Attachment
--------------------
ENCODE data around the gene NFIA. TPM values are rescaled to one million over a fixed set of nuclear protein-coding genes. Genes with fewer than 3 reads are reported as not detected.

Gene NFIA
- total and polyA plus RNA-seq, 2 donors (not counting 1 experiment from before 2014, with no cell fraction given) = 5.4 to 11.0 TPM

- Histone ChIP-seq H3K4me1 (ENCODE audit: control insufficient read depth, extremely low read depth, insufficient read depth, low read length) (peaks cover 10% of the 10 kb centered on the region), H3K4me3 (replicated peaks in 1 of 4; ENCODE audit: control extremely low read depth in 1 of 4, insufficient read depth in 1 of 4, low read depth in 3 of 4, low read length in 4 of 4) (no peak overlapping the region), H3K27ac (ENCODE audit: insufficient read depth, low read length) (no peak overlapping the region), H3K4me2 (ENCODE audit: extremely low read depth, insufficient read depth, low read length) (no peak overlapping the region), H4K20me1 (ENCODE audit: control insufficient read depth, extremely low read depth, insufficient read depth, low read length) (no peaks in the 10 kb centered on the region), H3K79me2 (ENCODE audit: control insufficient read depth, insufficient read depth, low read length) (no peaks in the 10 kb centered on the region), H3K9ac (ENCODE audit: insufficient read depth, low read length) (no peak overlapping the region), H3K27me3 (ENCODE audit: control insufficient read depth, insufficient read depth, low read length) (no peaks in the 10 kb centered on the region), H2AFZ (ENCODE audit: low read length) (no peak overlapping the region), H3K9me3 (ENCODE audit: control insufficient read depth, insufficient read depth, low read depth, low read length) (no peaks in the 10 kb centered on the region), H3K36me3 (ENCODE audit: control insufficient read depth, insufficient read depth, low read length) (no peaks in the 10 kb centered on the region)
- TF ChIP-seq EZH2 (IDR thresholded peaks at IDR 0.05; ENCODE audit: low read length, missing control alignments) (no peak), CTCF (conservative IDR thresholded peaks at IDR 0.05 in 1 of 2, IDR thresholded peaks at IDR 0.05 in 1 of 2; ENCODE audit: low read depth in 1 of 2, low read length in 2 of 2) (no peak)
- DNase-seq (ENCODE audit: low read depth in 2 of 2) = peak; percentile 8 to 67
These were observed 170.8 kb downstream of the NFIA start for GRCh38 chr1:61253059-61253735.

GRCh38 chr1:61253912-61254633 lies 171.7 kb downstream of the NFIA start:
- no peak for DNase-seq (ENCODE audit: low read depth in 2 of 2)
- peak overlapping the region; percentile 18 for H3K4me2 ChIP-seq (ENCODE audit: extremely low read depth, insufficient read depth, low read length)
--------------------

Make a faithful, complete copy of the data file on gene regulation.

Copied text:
ENCODE data around the gene NFIA. TPM values are rescaled to one million over a fixed set of nuclear protein-coding genes. Genes with fewer than 3 reads are reported as not detected.

Gene NFIA
- total and polyA plus RNA-seq, 2 donors (not counting 1 experiment from before 2014, with no cell fraction given) = 5.4 to 11.0 TPM

- Histone ChIP-seq H3K4me1 (ENCODE audit: control insufficient read depth, extremely low read depth, insufficient read depth, low read length) (peaks cover 10% of the 10 kb centered on the region), H3K4me3 (replicated peaks in 1 of 4; ENCODE audit: control extremely low read depth in 1 of 4, insufficient read depth in 1 of 4, low read depth in 3 of 4, low read length in 4 of 4) (no peak overlapping the region), H3K27ac (ENCODE audit: insufficient read depth, low read length) (no peak overlapping the region), H3K4me2 (ENCODE audit: extremely low read depth, insufficient read depth, low read length) (no peak overlapping the region), H4K20me1 (ENCODE audit: control insufficient read depth, extremely low read depth, insufficient read depth, low read length) (no peaks in the 10 kb centered on the region), H3K79me2 (ENCODE audit: control insufficient read depth, insufficient read depth, low read length) (no peaks in the 10 kb centered on the region), H3K9ac (ENCODE audit: insufficient read depth, low read length) (no peak overlapping the region), H3K27me3 (ENCODE audit: control insufficient read depth, insufficient read depth, low read length) (no peaks in the 10 kb centered on the region), H2AFZ (ENCODE audit: low read length) (no peak overlapping the region), H3K9me3 (ENCODE audit: control insufficient read depth, insufficient read depth, low read depth, low read length) (no peaks in the 10 kb centered on the region), H3K36me3 (ENCODE audit: control insufficient read depth, insufficient read depth, low read length) (no peaks in the 10 kb centered on the region)
- TF ChIP-seq EZH2 (IDR thresholded peaks at IDR 0.05; ENCODE audit: low read length, missing control alignments) (no peak), CTCF (conservative IDR thresholded peaks at IDR 0.05 in 1 of 2, IDR thresholded peaks at IDR 0.05 in 1 of 2; ENCODE audit: low read depth in 1 of 2, low read length in 2 of 2) (no peak)
- DNase-seq (ENCODE audit: low read depth in 2 of 2) = peak; percentile 8 to 67
These were observed 170.8 kb downstream of the NFIA start for GRCh38 chr1:61253059-61253735.

GRCh38 chr1:61253912-61254633 lies 171.7 kb downstream of the NFIA start:
- no peak for DNase-seq (ENCODE audit: low read depth in 2 of 2)
- peak overlapping the region; percentile 18 for H3K4me2 ChIP-seq (ENCODE audit: extremely low read depth, insufficient read depth, low read length)